Myth #7: ''You have a major energy network that is down ... We could run out of gasoline or diesel or jet fuel in the next two weeks here.'——Roger Diwan, managing director, Oil Markets Group, PFC Energy, Business Week, Sept. 1, 2005'
Probably not unintentionally, PM saved the best myth for last. Some of the worst media reporting surrounding this hurricane was directly related to energy prices. In fact, we quickly heard how this was going to cause massive job cuts around the country, lead to a recession, send gasoline to $5 per gallon, and kill the Christmas shopping season.
Much like most economic predictions from the media, none of these prognostications materialized. And, according to PM, the media were all wet regarding how much damage was done to the nation's energy complex:
Beyond this, the subsequent storms of Rita and Wilma had a larger impact on our energy complex than Katrina, though neither garnered the same media attention. However, even with all this damage, things were repaired much quicker than expected — especially by the media that never see any good in anything:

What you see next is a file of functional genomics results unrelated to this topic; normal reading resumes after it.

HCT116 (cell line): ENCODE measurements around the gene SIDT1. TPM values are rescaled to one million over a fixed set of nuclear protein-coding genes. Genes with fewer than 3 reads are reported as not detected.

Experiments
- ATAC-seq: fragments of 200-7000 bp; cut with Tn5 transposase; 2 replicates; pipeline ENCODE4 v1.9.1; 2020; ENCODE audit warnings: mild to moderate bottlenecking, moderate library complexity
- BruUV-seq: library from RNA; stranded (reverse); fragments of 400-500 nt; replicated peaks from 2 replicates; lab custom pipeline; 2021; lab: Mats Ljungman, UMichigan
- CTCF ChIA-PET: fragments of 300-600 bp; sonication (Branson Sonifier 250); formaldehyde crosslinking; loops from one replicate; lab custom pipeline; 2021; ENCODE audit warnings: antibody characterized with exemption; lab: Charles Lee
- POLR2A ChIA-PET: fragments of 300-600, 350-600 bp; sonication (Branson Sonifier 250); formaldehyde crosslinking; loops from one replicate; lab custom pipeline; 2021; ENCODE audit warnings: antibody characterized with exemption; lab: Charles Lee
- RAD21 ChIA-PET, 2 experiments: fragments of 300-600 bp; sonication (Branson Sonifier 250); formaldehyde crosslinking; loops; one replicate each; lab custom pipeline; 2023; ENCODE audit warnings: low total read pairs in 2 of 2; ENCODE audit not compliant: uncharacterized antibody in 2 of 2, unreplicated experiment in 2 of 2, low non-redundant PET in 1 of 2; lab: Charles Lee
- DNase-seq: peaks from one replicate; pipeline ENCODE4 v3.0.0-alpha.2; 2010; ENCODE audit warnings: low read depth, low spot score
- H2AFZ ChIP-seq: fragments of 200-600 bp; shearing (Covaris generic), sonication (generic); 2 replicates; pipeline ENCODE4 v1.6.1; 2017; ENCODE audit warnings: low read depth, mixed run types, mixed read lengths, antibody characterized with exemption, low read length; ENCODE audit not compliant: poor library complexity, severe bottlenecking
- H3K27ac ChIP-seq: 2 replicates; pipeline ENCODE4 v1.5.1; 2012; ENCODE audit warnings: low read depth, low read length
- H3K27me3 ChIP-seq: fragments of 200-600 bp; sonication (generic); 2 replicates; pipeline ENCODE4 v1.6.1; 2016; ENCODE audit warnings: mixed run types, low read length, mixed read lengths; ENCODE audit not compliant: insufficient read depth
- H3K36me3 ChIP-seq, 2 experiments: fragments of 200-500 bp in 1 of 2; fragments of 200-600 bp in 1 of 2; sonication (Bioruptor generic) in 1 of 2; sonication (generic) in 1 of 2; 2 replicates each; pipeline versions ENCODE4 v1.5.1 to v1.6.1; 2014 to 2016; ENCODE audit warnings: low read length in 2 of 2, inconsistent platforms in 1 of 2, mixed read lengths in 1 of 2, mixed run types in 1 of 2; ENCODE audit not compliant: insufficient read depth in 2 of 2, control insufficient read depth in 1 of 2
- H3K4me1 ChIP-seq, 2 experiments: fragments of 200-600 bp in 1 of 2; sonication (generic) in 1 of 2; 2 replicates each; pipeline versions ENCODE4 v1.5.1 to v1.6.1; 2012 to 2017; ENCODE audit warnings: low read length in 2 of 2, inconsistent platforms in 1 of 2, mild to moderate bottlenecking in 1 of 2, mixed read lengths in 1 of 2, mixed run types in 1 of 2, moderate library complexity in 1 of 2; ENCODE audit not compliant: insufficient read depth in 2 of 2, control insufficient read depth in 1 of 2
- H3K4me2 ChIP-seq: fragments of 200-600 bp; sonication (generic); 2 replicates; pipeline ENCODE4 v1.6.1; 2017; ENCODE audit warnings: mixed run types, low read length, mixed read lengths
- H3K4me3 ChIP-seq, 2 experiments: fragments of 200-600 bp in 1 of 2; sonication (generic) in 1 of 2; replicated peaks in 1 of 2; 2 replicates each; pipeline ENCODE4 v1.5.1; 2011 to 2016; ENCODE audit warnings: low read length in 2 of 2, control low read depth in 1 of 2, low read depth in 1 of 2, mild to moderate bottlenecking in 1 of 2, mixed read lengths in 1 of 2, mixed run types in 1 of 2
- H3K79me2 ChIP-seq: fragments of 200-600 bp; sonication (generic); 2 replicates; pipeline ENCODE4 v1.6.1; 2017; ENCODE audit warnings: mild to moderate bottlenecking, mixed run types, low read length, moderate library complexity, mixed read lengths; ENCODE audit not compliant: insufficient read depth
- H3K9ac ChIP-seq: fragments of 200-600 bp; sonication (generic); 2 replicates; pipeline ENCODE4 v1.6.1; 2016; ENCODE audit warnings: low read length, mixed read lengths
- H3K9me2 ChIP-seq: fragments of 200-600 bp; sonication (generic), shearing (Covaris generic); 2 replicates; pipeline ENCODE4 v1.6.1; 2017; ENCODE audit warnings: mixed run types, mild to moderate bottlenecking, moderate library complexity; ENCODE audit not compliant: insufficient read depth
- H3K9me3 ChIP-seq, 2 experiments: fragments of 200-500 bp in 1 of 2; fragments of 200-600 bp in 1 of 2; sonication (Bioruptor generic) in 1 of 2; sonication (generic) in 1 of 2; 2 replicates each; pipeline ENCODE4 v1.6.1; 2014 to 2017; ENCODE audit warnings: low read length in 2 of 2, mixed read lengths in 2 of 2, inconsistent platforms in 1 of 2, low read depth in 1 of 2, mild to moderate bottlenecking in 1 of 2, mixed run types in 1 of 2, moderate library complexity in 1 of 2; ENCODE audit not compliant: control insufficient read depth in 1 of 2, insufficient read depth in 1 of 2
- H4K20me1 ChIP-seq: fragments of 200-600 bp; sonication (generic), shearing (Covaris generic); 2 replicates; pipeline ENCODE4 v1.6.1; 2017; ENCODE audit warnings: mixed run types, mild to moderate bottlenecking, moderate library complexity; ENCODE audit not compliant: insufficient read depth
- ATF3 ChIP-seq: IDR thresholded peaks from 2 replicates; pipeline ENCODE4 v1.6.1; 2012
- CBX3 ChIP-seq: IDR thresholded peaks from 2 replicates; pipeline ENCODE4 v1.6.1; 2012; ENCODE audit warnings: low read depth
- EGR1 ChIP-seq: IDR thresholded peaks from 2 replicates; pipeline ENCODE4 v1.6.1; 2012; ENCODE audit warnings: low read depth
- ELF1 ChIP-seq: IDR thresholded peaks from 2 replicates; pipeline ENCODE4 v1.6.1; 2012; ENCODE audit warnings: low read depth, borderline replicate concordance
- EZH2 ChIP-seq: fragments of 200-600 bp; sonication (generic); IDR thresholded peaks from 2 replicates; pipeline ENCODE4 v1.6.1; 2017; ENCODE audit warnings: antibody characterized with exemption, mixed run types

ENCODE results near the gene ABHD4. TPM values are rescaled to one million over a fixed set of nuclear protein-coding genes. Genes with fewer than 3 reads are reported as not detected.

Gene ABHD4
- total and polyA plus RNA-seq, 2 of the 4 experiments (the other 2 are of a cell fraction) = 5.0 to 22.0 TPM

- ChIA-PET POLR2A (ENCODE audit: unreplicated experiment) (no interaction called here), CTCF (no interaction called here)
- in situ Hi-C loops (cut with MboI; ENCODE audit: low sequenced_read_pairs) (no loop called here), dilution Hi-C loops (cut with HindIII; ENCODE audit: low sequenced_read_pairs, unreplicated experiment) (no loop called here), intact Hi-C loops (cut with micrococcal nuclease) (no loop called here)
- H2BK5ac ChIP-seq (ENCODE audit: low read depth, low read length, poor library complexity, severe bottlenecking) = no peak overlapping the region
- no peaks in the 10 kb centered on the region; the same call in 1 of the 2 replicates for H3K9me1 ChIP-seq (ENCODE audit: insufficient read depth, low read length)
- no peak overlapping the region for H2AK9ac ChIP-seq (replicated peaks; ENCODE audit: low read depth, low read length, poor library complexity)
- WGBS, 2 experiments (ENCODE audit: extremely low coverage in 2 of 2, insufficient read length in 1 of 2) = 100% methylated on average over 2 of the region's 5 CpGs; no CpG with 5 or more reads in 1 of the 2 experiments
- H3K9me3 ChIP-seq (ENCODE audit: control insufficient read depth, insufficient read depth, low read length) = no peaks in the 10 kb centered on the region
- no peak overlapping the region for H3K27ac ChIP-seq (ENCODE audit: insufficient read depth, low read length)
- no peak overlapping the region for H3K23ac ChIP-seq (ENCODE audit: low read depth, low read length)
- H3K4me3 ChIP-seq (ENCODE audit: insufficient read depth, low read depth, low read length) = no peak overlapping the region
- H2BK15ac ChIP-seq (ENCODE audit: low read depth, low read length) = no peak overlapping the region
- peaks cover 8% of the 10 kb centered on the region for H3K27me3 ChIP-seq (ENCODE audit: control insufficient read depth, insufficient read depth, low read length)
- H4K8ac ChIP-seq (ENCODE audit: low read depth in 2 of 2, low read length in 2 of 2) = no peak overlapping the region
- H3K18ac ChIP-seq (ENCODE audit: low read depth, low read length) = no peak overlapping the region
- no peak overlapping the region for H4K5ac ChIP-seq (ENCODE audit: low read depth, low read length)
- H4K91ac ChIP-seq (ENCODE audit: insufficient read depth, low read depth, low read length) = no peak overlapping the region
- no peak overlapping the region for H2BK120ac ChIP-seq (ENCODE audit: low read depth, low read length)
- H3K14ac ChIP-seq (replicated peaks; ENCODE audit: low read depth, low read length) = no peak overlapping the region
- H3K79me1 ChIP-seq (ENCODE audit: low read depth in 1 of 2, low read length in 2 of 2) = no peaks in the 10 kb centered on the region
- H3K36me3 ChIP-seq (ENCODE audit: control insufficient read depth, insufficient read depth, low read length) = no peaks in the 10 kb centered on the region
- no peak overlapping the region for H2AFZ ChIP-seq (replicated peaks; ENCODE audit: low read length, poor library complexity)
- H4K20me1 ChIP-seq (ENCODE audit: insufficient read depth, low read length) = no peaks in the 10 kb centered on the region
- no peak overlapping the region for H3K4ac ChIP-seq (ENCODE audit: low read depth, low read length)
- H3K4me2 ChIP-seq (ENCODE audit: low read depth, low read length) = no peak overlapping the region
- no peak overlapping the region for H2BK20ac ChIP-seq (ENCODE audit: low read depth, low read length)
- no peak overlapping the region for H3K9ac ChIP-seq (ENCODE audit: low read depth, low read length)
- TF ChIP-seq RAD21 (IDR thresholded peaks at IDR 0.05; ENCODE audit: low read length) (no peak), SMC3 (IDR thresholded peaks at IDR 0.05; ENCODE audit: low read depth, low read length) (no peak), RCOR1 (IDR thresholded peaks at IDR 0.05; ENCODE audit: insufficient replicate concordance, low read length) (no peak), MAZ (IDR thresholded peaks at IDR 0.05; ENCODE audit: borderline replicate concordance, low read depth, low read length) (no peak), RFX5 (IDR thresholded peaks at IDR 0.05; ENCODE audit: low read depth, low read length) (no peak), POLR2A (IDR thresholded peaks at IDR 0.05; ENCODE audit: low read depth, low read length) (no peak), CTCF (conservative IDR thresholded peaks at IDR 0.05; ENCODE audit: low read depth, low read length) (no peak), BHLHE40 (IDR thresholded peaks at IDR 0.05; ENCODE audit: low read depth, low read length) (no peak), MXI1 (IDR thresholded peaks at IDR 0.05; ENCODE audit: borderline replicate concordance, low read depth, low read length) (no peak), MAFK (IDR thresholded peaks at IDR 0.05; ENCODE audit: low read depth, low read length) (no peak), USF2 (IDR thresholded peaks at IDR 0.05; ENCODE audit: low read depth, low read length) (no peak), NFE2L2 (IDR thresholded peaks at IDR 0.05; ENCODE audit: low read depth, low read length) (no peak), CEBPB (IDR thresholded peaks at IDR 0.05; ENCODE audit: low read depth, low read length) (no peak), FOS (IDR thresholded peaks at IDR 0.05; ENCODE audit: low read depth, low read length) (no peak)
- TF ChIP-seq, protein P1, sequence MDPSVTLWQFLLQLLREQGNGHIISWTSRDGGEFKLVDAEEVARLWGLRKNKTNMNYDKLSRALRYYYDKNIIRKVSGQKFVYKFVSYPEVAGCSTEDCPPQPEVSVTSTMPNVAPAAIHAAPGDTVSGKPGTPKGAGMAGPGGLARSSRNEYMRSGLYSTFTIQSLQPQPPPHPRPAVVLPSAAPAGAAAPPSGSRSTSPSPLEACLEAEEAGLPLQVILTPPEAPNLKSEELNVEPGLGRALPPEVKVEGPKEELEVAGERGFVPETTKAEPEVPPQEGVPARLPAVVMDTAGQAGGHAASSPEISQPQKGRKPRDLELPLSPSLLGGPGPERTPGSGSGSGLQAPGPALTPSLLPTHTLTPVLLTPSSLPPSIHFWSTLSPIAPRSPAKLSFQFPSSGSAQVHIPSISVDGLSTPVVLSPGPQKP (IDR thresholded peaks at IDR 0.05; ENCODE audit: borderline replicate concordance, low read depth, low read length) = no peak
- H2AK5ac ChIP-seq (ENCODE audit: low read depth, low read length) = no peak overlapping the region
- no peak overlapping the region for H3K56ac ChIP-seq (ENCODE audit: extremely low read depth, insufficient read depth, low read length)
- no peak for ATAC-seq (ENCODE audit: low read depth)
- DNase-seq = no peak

Not surprisingly, the media didn't see it that way, and continued to talk about Katrina—related higher fuel prices negatively impacting the economy right through the end of last year.
As a result, like virtually no members of the antique media, PM adroitly demonstrated just how wrong the press were about this horrible disaster, and continue to be. Leave it to a group of mechanics to identify where that awful clanging sound was coming from...in this case, America's pressrooms.��
Noel Sheppard is an economist, business owner, and contributing writer to The Free Market Project. He is also contributing editor for the Media Research Center's NewsBusters.org.� Noel welcomes feedback.